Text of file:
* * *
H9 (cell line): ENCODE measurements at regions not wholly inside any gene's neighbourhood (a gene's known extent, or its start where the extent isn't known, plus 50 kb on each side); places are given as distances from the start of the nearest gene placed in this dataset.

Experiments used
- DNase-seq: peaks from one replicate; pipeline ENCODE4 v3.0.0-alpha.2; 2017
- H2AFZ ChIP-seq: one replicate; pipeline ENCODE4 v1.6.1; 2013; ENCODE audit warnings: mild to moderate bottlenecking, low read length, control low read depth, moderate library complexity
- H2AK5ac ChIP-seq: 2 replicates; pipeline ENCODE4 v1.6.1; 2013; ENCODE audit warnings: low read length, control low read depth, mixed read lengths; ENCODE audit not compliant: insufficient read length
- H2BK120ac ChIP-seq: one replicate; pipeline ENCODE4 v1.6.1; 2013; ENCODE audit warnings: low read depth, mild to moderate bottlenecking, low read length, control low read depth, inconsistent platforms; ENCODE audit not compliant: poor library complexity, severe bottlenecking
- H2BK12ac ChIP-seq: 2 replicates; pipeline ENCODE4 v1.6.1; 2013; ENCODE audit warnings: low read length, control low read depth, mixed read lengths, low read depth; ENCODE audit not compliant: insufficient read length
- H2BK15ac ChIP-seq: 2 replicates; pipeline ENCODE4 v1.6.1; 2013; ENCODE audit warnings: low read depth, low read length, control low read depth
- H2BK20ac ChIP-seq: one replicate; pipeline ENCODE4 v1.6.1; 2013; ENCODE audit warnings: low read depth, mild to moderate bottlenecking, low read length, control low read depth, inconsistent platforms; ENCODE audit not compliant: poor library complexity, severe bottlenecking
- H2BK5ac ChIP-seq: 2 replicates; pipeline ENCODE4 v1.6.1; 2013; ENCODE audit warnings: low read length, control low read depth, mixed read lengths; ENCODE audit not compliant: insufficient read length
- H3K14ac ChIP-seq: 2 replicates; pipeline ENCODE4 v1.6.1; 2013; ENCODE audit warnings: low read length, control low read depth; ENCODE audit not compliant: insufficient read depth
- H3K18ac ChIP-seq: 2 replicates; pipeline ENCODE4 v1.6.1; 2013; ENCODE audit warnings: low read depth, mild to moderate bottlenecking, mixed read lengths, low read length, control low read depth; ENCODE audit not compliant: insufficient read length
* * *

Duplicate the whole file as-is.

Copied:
H9 (cell line): ENCODE measurements at regions not wholly inside any gene's neighbourhood (a gene's known extent, or its start where the extent isn't known, plus 50 kb on each side); places are given as distances from the start of the nearest gene placed in this dataset.

Experiments used
- DNase-seq: peaks from one replicate; pipeline ENCODE4 v3.0.0-alpha.2; 2017
- H2AFZ ChIP-seq: one replicate; pipeline ENCODE4 v1.6.1; 2013; ENCODE audit warnings: mild to moderate bottlenecking, low read length, control low read depth, moderate library complexity
- H2AK5ac ChIP-seq: 2 replicates; pipeline ENCODE4 v1.6.1; 2013; ENCODE audit warnings: low read length, control low read depth, mixed read lengths; ENCODE audit not compliant: insufficient read length
- H2BK120ac ChIP-seq: one replicate; pipeline ENCODE4 v1.6.1; 2013; ENCODE audit warnings: low read depth, mild to moderate bottlenecking, low read length, control low read depth, inconsistent platforms; ENCODE audit not compliant: poor library complexity, severe bottlenecking
- H2BK12ac ChIP-seq: 2 replicates; pipeline ENCODE4 v1.6.1; 2013; ENCODE audit warnings: low read length, control low read depth, mixed read lengths, low read depth; ENCODE audit not compliant: insufficient read length
- H2BK15ac ChIP-seq: 2 replicates; pipeline ENCODE4 v1.6.1; 2013; ENCODE audit warnings: low read depth, low read length, control low read depth
- H2BK20ac ChIP-seq: one replicate; pipeline ENCODE4 v1.6.1; 2013; ENCODE audit warnings: low read depth, mild to moderate bottlenecking, low read length, control low read depth, inconsistent platforms; ENCODE audit not compliant: poor library complexity, severe bottlenecking
- H2BK5ac ChIP-seq: 2 replicates; pipeline ENCODE4 v1.6.1; 2013; ENCODE audit warnings: low read length, control low read depth, mixed read lengths; ENCODE audit not compliant: insufficient read length
- H3K14ac ChIP-seq: 2 replicates; pipeline ENCODE4 v1.6.1; 2013; ENCODE audit warnings: low read length, control low read depth; ENCODE audit not compliant: insufficient read depth
- H3K18ac ChIP-seq: 2 replicates; pipeline ENCODE4 v1.6.1; 2013; ENCODE audit warnings: low read depth, mild to moderate bottlenecking, mixed read lengths, low read length, control low read depth; ENCODE audit not compliant: insufficient read length